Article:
Max Verstappen began his home Grand Prix, for the first time in his F1 career, with absolute perfection in taking a fantastic pole position, blitzing the Zandvoort with 1:08:885, being the only driver alongside Lewis Hamilton to break into the 1 minute 8s at a twisty and really fast track.
Starting from second, albeit only three-thousandths of a second behind the Zandvoort pole sitter is Lewis Hamilton of Mercedes, who bettered his teammate Valtteri Bottas yet again, perhaps expectedly so.
But delivering a very strong lap in extending his qualifying pace as seen throughout this season was Alpha Tauri’s Pierre Gasly, who, once again, outperformed his rookie F1 teammate Tsunoda.
Down in fifth and fifth were Leclerc and Sainz, their Ferraris, topping the time sheets in Q2 at one point in time. Would they consider this a major downer or would they feel a P5, to begin with, isn’t a terrible place to be at since anyway none on the current grid have contested a Formula 1 race here at the Max Verstappen territory before?
We shall have to wait and see!
Delivering his best qualifying performance with the Alfa Romeo in all of 2021, it’s only fair to say that Antonio Giovinazzi peaked at the right time, demonstrated fine form in the second half of the season, much like his 2019 performances in the latter half of the-then championship.
A driver who is clearly to save his job for the 2022 world championship, the pressure, one has to say, is on an all-time high on the Italian Jesus, a driver who has consistently shown great qualifying pace if not high-performance race results this year.
One can’t believe that Gio, as he’s popularly called, is still sitting on a solitary point. Can Max Verstappen’s home Grand Prix change it for the noted Italian? We shall have to wait and see.
But suffices to say that the Martina Franca born driver did well enough to beat Ocon and Alonso, both Alpines finishing behind an Alfa Romeo that has so often punched below its weight this season.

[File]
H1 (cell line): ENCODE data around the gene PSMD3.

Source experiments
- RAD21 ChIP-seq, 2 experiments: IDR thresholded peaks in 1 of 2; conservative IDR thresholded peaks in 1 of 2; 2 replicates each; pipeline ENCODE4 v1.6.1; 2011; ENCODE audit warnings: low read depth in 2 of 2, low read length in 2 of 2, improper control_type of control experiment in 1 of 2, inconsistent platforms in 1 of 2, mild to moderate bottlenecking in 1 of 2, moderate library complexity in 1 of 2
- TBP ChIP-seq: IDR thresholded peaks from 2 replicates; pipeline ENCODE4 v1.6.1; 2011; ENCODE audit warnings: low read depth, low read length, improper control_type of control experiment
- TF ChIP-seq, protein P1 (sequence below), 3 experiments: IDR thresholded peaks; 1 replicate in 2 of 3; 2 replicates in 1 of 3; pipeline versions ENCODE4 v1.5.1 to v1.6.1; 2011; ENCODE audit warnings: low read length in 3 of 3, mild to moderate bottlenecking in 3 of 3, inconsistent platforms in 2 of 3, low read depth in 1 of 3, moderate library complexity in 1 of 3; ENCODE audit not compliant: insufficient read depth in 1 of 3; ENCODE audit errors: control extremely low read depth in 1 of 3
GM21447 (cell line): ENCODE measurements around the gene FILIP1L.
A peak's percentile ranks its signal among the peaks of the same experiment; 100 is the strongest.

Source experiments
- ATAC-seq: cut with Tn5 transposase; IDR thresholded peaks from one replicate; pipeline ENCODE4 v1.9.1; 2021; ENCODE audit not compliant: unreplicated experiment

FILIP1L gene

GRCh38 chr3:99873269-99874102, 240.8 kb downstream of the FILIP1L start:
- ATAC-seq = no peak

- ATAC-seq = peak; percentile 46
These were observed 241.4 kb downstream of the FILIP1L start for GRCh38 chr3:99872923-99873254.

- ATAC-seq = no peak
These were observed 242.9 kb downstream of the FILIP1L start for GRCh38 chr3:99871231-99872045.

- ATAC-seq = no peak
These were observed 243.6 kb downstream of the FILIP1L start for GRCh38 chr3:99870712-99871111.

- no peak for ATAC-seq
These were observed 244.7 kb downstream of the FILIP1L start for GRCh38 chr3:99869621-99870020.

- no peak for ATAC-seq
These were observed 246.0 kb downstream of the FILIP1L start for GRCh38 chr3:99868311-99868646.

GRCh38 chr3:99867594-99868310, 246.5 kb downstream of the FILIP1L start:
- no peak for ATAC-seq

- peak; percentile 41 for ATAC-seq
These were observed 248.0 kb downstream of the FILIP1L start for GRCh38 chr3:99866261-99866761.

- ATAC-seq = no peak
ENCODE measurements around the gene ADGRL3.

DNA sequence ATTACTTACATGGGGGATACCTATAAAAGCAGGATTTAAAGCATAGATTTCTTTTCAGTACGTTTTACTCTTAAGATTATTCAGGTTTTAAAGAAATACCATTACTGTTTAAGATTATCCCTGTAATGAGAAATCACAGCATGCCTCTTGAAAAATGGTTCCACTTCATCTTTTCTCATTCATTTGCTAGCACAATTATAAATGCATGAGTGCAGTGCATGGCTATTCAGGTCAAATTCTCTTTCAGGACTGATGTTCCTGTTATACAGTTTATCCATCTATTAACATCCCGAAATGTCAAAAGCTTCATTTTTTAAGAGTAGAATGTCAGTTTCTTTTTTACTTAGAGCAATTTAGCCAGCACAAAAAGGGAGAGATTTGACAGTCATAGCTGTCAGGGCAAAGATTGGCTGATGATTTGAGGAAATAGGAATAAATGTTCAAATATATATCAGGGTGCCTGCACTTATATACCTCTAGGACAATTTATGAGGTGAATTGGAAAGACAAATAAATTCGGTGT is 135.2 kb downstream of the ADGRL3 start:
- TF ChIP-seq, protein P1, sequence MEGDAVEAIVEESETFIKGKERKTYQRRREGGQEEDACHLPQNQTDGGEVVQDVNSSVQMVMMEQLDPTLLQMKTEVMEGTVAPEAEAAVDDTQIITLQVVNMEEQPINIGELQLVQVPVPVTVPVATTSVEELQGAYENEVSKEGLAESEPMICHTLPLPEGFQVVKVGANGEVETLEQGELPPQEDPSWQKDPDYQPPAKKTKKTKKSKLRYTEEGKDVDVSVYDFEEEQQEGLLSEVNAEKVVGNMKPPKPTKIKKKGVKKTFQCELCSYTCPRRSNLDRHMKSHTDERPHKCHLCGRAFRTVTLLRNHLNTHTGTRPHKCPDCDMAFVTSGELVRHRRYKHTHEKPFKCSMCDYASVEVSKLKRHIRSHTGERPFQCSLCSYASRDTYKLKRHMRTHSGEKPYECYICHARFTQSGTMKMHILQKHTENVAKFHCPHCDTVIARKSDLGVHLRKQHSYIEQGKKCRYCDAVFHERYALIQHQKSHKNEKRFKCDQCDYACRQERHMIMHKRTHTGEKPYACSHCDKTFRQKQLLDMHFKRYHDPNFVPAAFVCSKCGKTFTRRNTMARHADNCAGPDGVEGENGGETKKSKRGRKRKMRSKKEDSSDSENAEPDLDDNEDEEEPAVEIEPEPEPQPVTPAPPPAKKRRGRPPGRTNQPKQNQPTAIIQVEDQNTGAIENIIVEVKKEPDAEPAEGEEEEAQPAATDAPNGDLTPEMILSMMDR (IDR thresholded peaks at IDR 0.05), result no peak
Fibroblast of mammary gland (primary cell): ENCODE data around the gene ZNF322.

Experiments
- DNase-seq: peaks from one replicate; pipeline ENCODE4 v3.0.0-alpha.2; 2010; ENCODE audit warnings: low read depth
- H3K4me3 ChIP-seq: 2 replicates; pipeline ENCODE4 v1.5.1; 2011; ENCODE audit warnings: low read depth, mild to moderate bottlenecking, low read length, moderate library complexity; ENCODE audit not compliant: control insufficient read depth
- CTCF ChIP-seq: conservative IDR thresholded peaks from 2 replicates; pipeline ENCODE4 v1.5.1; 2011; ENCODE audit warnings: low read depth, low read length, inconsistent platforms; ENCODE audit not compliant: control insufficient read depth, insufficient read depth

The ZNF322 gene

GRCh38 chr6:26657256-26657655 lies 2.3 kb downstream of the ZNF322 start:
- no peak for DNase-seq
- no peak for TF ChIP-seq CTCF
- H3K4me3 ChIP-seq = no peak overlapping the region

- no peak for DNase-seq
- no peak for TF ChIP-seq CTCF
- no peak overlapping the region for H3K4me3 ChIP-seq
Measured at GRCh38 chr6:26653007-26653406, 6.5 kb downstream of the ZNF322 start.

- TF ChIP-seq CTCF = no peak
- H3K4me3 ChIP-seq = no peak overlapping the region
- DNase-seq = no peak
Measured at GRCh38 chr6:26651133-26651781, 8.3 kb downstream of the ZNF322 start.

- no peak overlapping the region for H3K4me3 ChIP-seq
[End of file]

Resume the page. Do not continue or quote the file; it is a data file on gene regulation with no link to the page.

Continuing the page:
Down in tenth was Daniel Ricciardo, experiencing a better result than Norris, and making it to Q3 for only the sixth time this season. Can the Australian’s 1:10:166, which is well over a second behind pole-sitter Max Verstappen spur the Perth-born driver to deliver something different and strong on Sunday- let’s see.
Red flags thanks to both Williams drivers
That being told, George Russell, one of the most highly-rated drivers of the current grid begins from eleventh on the grid in his Williams. Though that was not before spinning out to a huge shunt in Q1 red flagging the qualifying session with still some minutes left to play for.
But even that effort was enough to put the Canadian Stroll behind on twelfth.
Lance Stroll, who hasn’t really had the best of recent times in the sport, having last scored a point at Silverstone, placed his Aston Martin on twelfth on the grid, trailing Verstappen by a little over 2 seconds.
Does that indicate the massive speed advantage that the Milton Keynes-outfit and Verstappen are enjoying at the moment? If not, then what would ever suffice?
Lando Norris, whose quali suffered due to a premature end to Q1 and later the struggle to put up a good time on the sheets could only manage a thirteenth in his maiden F1 contest here at the Zandvoort, but that was better than what Latifi, P14 and Tsunoda, P15 managed.
Young Yuki Tsunoda, who’s not been in the best of forms where the recent races are concerned will surely like to lunge ahead and make up some places on Sunday instead of hanging back on fifteenth, this being a track that provides plenty of overtaking opportunities.
That being told, P16 belonged to Sergio Perez whose disappointing 1:10:530 was nowhere near enough to even mount a challenge to his visibly superior performing teammate Max Verstappen. And yet, the Mexican will find Vettel in his mirrors instead of the Aston Martin driver being out in front of him.
P18 fell to Robert Kubica, who’s all set to begin his maiden F1 contest for the Alfa Romeo (where he’s a reserve driver) standing up for ‘The Iceman,’ who misses out this returning Dutch GP owing to the Finn’s COVID positive test result. A massive opportunity lost at seeing a titan of the sport contest in what would’ve been his first-ever F1 race at the Netherlands.
Back in nineteenth and twentieth are the two Haas’ of Mick Schumacher and Nikita Mazepin in that order.
Though, the primary question for tomorrow and one that’ll play on the mind of countless fans would be whether Max Verstappen can convert a brilliant pole, his seventh this year, into a fantastic victory.
Wins are easy, soft and sweet but not so, you’d reckon, when you have a driver having the magnitude of talent as Lewis Hamilton, who starts second don’t forget. Time for Hammertime, Mad Max or the Bull Run, Lewis?